Backlund describes and transcribes two folios of fragmented material….

A Golden Storm: Attempting to Recreate the Context of John Dee and Edward Kelley’s Angelic Material.

by Teresa Burns, Journal of the Western Mystery Tradition.

[An essay questioning how Dee and Kelley’s Angelic or Enochian writings evolved into or inspired later occult societies like Mather’s and Crowley’s Golden Dawn. Context with “bad history.” Also, Rudolf II and Golem – the original one, not the milky newt. A fresh look at Edward Kelley’s reputation. 007 and Dee, John Dee. Emphasis ours: The mystery of Christopher Marlowe.]

by Teresa Burns, Journal of the Western Mystery Tradition.

Jan Backlund’s ‘In the Footsteps of Edward Kelley’ on Danish manuscripts “…describes and transcribes two folios of fragmented material, clearly related to Dee and Kelley and physical alchemy, folios which include names also used in Dee’s diary like Digges (Thomas Digges?), Garland (Francis Garland? aka Gulielmus Shakespeare?), and Carpe (John Carpio/Johannis Carpionis de Kaprstein), and a poem of Kelley’s that Ashmole republishes in Theatrum Chemicum Brittanicum with an added dedication to “G.S., Gent.” Some of the names in the manuscripts are likely those of couriers, as evidenced by the writing out of their name in code, and that their names appear in manuscripts that seem to have originated in Prague, passed through England, and wound up in Denmark. One even wonders if the “Poole” who appears in these manuscripts is the notorious Cheshire gentleman and brutal “intelligencer” John Poole, who allegedly had “great skill in mixture of metals,” and may be peripherally related to the espionage circle around playwright Christopher Marlowe. Such primary evidence again begs the questions: how does Dee and Kelley’s work in physical alchemy and their status as “intelligencers” inform the angelic workings? Is there enough evidence left anywhere to ever know?”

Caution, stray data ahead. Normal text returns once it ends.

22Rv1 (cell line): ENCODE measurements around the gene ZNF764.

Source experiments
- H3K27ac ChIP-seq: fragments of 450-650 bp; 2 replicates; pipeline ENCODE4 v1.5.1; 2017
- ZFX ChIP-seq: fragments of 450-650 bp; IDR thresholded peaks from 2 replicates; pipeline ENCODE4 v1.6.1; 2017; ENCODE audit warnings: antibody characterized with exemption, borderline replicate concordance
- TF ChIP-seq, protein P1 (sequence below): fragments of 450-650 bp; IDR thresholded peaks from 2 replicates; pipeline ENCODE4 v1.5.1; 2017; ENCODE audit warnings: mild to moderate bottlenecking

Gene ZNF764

From <>.

A Golden Storm: Attempting to Recreate the Context of John Dee and Edward Kelley’s Angelic Material. By Teresa Burns. Journal of the Western Mystery Tradition.\\No. 19, Vol. 2. Autumnal Equinox 2010.

From Wikipedia:

“Thomas Digges, born about 1546, was the son of Leonard Digges (c. 1515 – c. 1559), the mathematician and surveyor, and Bridget Wilford, the daughter of Thomas Wilford, esquire, of Hartridge in Cranbrook, Kent, by his first wife, Elizabeth Culpeper, the daughter of Walter Culpeper, esquire. Digges had two brothers, James and Daniel, and three sisters, Mary, who married a man with the surname of Barber; Anne, who married William Digges; and Sarah, whose first husband was surnamed Martin, and whose second husband was John Weston.”1

“After the death of his father, Digges grew up under the guardianship of John Dee, a typical Renaissancenatural philosopher. In 1583, Lord Burghley appointed Digges, with John Chamber and Henry Savile, to sit on a commission to consider whether England should adopt the Gregorian calendar, as proposed by Dee.”

Thomas Digges at
  1. This John Weston died circa 1564. []

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